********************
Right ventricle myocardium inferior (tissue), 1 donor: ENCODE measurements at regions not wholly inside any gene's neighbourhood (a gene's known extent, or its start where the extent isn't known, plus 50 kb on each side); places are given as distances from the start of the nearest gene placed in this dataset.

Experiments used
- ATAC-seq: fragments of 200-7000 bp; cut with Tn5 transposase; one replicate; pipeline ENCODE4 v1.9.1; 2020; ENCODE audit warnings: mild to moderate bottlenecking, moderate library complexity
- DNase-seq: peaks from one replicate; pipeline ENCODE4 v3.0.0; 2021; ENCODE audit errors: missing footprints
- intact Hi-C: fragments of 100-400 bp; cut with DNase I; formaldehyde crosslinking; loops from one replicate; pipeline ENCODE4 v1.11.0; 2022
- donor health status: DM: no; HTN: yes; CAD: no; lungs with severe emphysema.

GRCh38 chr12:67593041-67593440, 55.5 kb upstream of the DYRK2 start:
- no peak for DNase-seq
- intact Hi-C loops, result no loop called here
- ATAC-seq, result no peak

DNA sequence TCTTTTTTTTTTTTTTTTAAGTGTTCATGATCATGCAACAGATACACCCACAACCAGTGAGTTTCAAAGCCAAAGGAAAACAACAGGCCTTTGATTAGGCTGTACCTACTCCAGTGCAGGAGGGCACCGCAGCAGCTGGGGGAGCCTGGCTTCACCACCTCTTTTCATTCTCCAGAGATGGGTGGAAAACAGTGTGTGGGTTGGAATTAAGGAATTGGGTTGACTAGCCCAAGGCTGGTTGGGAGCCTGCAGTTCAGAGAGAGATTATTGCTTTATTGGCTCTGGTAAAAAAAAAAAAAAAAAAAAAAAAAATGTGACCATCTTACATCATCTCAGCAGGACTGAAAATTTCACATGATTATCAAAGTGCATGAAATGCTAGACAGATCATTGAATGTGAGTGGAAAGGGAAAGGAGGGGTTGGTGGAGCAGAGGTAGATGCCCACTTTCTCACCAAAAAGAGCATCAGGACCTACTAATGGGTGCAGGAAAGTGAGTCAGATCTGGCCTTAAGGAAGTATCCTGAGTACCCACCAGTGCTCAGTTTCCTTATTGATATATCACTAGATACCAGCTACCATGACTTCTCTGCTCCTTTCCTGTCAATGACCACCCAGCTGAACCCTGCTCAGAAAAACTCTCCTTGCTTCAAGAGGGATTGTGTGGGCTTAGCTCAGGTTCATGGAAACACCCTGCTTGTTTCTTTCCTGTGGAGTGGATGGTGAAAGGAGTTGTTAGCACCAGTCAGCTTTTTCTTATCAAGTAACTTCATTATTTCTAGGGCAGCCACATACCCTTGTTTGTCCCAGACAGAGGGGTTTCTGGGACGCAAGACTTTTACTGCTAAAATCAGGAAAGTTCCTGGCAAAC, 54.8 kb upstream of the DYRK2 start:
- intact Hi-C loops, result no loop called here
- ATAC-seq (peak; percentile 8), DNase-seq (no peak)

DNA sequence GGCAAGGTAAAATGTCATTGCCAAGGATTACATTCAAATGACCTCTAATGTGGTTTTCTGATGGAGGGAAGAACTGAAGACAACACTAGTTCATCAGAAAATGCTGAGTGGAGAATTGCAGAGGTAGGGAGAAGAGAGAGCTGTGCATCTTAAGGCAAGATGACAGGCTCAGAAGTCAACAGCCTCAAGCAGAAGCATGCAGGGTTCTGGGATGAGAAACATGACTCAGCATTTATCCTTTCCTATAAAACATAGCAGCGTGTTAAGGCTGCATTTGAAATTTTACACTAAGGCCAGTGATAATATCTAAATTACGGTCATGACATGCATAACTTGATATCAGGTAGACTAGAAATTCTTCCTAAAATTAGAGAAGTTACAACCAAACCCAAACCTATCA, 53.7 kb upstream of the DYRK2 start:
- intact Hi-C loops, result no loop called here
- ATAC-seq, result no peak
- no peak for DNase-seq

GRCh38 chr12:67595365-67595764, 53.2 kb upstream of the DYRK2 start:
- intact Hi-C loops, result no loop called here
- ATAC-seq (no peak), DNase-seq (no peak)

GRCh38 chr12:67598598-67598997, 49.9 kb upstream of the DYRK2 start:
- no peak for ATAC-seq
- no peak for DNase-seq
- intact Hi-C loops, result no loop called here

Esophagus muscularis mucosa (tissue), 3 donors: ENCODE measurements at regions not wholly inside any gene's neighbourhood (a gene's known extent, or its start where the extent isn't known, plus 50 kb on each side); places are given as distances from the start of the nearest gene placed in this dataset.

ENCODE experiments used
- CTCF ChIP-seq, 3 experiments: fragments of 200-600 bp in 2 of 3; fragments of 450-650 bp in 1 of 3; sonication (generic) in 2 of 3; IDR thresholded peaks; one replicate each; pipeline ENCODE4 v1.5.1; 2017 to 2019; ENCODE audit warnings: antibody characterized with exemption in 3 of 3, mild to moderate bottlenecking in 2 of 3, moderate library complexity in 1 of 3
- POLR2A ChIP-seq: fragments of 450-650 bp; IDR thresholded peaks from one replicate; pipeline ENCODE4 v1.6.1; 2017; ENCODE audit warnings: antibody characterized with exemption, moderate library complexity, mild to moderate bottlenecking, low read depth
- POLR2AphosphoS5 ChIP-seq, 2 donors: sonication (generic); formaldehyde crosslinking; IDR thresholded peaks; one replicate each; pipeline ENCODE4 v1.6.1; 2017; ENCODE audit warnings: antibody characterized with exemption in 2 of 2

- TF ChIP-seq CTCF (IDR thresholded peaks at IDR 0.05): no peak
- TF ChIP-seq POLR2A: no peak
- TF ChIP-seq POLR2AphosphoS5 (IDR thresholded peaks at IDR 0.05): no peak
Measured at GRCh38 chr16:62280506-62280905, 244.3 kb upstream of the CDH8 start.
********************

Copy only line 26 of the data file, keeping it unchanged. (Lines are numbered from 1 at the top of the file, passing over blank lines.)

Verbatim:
ENCODE experiments used